As tools for content editing mature, and artificial intelligence (AI) based algorithms for synthesizing media grow, the presence of manipulated content across online media is increasing. This phenomenon causes the spread of misinformation, creating a greater need to distinguish between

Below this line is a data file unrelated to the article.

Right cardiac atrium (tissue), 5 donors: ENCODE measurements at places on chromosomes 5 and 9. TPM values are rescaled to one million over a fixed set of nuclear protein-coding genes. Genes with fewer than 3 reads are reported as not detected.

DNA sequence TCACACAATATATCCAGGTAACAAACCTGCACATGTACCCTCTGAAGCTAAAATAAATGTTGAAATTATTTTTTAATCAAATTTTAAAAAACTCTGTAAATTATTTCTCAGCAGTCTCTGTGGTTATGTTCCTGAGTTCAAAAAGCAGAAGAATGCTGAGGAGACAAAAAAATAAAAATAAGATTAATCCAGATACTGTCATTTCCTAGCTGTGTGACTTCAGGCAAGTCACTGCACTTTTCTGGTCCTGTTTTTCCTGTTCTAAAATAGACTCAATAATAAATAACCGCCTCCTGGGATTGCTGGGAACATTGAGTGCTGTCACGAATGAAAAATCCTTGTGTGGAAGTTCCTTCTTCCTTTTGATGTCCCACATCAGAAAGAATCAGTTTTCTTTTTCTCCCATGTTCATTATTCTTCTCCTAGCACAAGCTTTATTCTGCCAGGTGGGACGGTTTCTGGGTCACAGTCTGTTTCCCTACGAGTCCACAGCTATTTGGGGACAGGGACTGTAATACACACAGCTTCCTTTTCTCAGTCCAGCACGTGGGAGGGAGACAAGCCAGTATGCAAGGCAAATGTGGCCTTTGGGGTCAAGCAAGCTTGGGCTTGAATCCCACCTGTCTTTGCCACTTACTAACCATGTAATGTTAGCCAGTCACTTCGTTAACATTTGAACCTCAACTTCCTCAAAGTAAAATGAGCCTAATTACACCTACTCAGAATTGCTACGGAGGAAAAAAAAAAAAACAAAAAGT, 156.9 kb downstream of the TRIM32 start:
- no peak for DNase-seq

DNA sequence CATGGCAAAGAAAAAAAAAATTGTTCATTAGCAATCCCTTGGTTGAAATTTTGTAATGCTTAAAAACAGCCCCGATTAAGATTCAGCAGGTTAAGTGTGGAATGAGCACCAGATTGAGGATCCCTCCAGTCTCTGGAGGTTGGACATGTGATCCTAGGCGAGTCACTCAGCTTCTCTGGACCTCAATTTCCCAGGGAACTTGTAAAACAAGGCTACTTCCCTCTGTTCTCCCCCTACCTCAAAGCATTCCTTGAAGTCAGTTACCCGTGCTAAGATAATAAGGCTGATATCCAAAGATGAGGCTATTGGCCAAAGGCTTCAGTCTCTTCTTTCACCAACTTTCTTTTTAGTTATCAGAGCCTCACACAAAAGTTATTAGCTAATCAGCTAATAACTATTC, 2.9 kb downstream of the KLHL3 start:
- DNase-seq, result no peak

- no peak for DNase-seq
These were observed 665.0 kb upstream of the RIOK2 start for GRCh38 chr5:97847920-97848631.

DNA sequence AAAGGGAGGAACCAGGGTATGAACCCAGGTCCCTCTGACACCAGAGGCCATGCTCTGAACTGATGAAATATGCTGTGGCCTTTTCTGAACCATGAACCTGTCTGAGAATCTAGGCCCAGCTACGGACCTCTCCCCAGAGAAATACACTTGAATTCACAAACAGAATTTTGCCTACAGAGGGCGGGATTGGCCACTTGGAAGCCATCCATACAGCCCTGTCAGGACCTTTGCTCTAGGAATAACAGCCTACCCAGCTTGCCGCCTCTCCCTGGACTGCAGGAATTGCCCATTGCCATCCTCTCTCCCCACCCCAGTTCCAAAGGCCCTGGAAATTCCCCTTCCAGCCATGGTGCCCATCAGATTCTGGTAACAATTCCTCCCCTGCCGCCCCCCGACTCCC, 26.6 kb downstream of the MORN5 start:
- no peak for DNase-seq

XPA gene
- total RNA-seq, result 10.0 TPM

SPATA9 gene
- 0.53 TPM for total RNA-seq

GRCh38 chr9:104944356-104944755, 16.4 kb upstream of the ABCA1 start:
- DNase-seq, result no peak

real'' andmanipulated” content. To this end, we present VideoSham, a dataset consisting of 826 videos (413 real and 413 manipulated). Many of the existing deepfake datasets focus exclusively on two types of facial manipulations—swapping with a different subject’s face or altering the existing face. VideoSham, on the other hand, contains more diverse, context-rich, and human-centric, high-resolution videos manipulated using a combination of 6 different spatial and temporal attacks. Our analysis shows that state-of-the-art manipulation detection algorithms only work for a few specific attacks and do not scale well on VideoSham. We performed a user study on Amazon Mechanical Turk with 1200 participants to understand if they can differentiate between the real and manipulated videos in VideoSham. Finally, we dig deeper into the strengths and weaknesses of performances by humans and SOTA-algorithms to identify gaps that need to be filled with better AI algorithms. We present the dataset at https://github.com/adobe-research/VideoSham-dataset.